• most flexible
  • family-directed
  • requires some time for planning and record-keeping since there is so much variety
  • can include structured lessons where necessary, yet allow flexibility as needed
  • can accommodate different learning styles, multiple children, different ages, and readiness
  • can be overwhelming if the teacher insists on “doing it all” from every approach
  • requires time and money to gather various programs and supplemental resources to make the program work (such as developing a good home library)
  • requires some sort of lesson plan to put the different elements together in a meaningful and viable way
  • requires clear-cut goals and objectives since it is easy to get pulled off-track by the latest trends and the proliferation of extension and enrichment activities that are now available
KEY WORDS: eclectic, mix, combination, approach
4. Independent Study
This approach is most often used at the high school level when students are generally expected to learn on their own. Rather than having the teacher direct the studies, the student is responsible for designing the program, doing whatever is necessary to learn the material, and documenting it accordingly. Many students use the time to pursue special interests and talents, career options (such as mentoring, internships, and apprenticeships), dual enrollment, and business opportunities.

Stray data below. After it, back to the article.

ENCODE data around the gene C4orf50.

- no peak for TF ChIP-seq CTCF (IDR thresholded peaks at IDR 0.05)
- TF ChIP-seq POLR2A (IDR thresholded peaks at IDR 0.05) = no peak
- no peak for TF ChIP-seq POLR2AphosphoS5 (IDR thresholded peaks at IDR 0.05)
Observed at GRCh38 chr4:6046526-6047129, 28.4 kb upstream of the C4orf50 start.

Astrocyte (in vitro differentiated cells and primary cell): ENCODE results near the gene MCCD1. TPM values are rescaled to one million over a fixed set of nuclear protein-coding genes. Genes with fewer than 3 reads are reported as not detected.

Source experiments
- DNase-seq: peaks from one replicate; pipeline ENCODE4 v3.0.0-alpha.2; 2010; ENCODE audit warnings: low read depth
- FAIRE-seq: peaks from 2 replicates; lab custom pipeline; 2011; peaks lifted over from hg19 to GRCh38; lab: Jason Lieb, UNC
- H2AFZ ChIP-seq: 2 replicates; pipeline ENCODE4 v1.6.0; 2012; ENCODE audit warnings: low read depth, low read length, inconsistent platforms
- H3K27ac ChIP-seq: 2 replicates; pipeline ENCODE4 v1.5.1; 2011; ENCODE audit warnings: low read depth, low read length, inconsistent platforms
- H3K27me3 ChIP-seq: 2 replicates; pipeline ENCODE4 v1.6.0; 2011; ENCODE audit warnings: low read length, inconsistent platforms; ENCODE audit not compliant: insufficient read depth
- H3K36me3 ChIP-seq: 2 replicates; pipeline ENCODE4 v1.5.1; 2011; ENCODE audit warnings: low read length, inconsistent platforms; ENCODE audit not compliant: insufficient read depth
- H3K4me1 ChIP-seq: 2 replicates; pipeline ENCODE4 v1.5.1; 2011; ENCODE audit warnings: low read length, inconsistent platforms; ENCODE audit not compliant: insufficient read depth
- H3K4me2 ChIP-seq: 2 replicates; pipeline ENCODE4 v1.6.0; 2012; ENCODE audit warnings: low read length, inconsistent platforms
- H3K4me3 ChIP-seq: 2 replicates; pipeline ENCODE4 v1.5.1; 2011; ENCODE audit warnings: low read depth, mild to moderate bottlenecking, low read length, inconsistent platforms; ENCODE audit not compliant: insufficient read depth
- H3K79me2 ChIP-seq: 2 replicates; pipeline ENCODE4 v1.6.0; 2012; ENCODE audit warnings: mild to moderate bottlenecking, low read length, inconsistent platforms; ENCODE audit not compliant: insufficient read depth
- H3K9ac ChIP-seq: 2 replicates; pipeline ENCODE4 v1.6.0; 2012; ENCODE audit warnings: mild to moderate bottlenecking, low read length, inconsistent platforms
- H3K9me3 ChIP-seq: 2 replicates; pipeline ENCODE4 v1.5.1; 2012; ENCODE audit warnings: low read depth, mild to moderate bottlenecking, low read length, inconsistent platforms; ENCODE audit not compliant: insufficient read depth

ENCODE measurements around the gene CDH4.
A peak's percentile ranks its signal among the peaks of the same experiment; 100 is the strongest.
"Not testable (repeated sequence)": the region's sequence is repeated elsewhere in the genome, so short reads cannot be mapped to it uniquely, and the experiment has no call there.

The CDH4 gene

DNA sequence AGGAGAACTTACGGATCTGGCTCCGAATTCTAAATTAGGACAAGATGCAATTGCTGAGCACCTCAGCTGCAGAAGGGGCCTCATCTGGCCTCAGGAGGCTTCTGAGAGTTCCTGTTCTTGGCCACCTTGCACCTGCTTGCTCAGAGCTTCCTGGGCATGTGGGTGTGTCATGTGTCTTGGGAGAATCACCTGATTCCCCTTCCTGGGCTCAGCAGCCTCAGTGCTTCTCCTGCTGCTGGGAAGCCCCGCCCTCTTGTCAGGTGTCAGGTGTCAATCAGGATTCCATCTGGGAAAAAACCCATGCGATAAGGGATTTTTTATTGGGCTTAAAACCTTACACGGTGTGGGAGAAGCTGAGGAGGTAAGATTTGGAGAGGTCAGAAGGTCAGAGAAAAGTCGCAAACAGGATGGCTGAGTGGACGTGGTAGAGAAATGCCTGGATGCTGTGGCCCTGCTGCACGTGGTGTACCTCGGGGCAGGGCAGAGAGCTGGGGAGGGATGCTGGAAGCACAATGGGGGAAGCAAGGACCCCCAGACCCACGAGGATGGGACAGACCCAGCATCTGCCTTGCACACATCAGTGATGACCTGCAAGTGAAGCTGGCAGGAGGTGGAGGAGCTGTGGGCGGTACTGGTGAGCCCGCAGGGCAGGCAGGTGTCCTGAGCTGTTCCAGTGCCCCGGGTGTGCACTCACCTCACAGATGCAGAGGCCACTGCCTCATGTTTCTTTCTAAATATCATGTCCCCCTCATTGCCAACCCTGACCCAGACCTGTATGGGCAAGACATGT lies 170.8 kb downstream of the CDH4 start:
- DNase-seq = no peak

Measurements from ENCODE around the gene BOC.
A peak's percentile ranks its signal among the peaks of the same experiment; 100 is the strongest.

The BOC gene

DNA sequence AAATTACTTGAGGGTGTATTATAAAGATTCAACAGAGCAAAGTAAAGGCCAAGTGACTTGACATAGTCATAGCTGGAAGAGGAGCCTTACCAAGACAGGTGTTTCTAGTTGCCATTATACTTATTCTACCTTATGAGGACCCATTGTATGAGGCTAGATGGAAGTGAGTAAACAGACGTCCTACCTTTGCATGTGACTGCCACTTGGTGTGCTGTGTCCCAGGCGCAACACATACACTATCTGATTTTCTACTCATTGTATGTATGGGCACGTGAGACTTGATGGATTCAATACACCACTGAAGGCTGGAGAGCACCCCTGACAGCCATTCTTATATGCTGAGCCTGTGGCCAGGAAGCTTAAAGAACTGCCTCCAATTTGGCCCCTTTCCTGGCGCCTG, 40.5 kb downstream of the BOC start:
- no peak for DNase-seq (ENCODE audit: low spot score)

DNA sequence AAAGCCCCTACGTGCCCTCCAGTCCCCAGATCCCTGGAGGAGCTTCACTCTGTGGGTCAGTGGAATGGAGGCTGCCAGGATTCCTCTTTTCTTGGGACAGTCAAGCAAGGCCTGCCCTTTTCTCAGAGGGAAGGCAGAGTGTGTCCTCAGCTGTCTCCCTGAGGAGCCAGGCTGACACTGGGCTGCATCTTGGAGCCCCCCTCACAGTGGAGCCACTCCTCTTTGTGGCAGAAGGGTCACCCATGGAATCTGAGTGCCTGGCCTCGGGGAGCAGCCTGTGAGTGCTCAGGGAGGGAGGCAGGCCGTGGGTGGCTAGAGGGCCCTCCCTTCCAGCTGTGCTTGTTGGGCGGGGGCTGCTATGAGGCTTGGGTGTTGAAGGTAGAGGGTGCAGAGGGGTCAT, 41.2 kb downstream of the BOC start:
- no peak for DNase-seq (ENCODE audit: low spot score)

With the advent of computer technologies and software developments, many institutions are offering independent study programs to homeschoolers, either as correspondence courses or on-line courses. These vary greatly as to the amount of structure involved, the flexibility available, the services provided, and costs. They may or may not be accredited (see the article on accreditation).


KEY WORDS: independent, approach, online, computer, distance
5. Living Books
Rather than using textbooks written by a committee, this approach uses real non-fiction books written by authors who are passionate about the subject and novels that fit the time period or topic under study. It is generally associated with a 19th century British educator, Charlotte Mason, who believed that children are not containers to be filled with facts and figures, but are naturally curious. She taught that education should take advantage of this natural desire to learn by focusing on real life experiences and reading what she called “good books.” There is much emphasis on exploring the natural world and the world around us, and keeping notebooks or journals of these activities.

A true Living Books approach has no structured lesson plans because the books being read vary so much. Likewise, it has no structured assignments, tests, or projects because it depends on each child’s natural curiosity and where that leads. Charlotte Mason resources stay true to this approach.

Many homeschoolers like the idea of using “real books,” but are concerned about putting together the right mix of books so that there are no major gaps in learning. Consequently, several curriculum providers have compiled a list of books and sometimes suggest lesson plans. Examples are Sonlight, Starting Points (David Quine), and the Robinson Curriculum.

Any time you begin to add structure, however, you are making decisions about what should be covered and limiting options. You are also making assumptions about how much material can be covered.